The choices surrounding research investment and drug development are daunting for even the most experienced and successful biopharma executives. CEOs and other company leaders must consider a number of complex factors and market data to decide which therapeutic assets warrant investments, and their choices can drastically alter the future of a company.
An interactive panel at BIO 2017 provided attendees with a first-person perspective into how biopharma CEOs weight these factors. The panel of industry experts examined the example of Medzana, a young, small biotech company that had received a large investment and needed to identify the most promising of three molecules to advance into a clinical research program. Each molecule had shown early signals in research for one of three diseases (for the purposes of the panel, the company and diseases in question were fictional and meant to provide an illustrative example).
Attendees followed the decision-making process of the panel and had opportunities to vote and provide perspectives on the decisions. Sara Radcliffe, President and Chief Executive Officer of the California Life Sciences Association (CLSA) moderated the discussion. The panel started by describing the diseases in question, including the potential therapeutic benefit of each treatment, size of the patient populations, development time, risk and cost, and price potential. The second phase of the exercise zeroed in on a specific molecule the panel chose and examined the health-related quality of life (HRQoL) scale, and treatment benefit and cost compared with other treatments.
“I have to think of what I can sell to my investors,” said William Newell, Chief Executive Officer of Sutro Biopharma. That calculus includes finding the molecule with the highest probability of reaching the market, and thus the highest probability of bringing in revenue to enable future research and development spend into one of the other candidates. The panel acknowledged that the probability of success is never high in biopharma. Even though the session provided a number for that probability, a slew of complex calculations and data analyses would be behind any such statistic in the real world.
“As a start-up, you get one shot on goal,” said Paul Howard, Fellow and Director, Health Policy at the Manhattan Institute. While Medzana had secured an unusually large investment, the results of its first clinical program would dictate whether the company would survive. Even with an extremely high probably of success compared to reality – 30% for the compound the panel chose – there are huge risks involved.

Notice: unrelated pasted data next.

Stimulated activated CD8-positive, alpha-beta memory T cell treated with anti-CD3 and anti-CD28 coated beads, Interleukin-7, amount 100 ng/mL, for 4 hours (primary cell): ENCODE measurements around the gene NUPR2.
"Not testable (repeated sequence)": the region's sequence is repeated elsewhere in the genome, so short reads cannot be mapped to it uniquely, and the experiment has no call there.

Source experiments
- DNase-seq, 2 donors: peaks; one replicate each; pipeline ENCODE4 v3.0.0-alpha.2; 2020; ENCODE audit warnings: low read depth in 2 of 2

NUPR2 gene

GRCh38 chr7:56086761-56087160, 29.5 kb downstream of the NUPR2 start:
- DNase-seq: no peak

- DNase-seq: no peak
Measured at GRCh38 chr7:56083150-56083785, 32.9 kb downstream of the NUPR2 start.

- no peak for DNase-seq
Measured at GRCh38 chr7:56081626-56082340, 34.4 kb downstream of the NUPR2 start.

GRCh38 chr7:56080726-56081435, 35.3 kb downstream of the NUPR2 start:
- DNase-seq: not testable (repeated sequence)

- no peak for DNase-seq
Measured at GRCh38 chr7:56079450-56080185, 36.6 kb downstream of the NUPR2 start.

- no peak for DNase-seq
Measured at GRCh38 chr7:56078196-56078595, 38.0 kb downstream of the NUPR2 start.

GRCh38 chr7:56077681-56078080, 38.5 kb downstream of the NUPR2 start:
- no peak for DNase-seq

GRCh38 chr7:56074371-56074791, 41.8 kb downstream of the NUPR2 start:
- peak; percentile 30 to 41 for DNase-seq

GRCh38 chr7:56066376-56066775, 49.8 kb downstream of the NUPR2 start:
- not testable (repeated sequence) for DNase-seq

The extent of these risks exacerbated the gap between the information the panel did and did not have, including context on current and anticipated competition, intellectual property, the political environment. The biggest piece of missing information was the patient perspective. “We don’t always know what patients are thinking,” said Debra Liebert, Managing Director at Domain Associates. Liebert noted that any biopharma company, and especially a start-up with few relationships to patient groups, needs to understand what is important to patients and to their physicians.
Among the data that the panel did have on hand, the potential cost of the therapy and the price range of the treatment provided a strong undercurrent to the discussion.
“The number one question I get is: what’s the price going to be?” said Ian Davies, Executive Director, Market Access Policy at Celgene. The answer is to first define the value the drug brings, which will then get the company to the price. The session provided an ideal scenario: a promising drug candidate with a high probably of success that extended life and improved HRQoL over existing treatments.
While the deciding on a price was relatively straightforward, “Biotech companies don’t do the math like we just saw,” said Pam Traxel, Senior Vice President, Alliance Development and Philanthropy at the American Cancer Society Cancer Action Network. “We can’t let the math dictate peoples’ lives.”
The panel agreed that biopharma executives need to weigh their decisions in terms of helping as many patients as they can. That means asking the questions that only long, expensive trials can answer: How efficacious is the drug? How safe is the drug? If a company can answer those questions with certainty, they can set a fair price.
And for all the factors a company can grasp, there’s one that provides the biggest challenge: “Human biology is not within our control,” said Newell.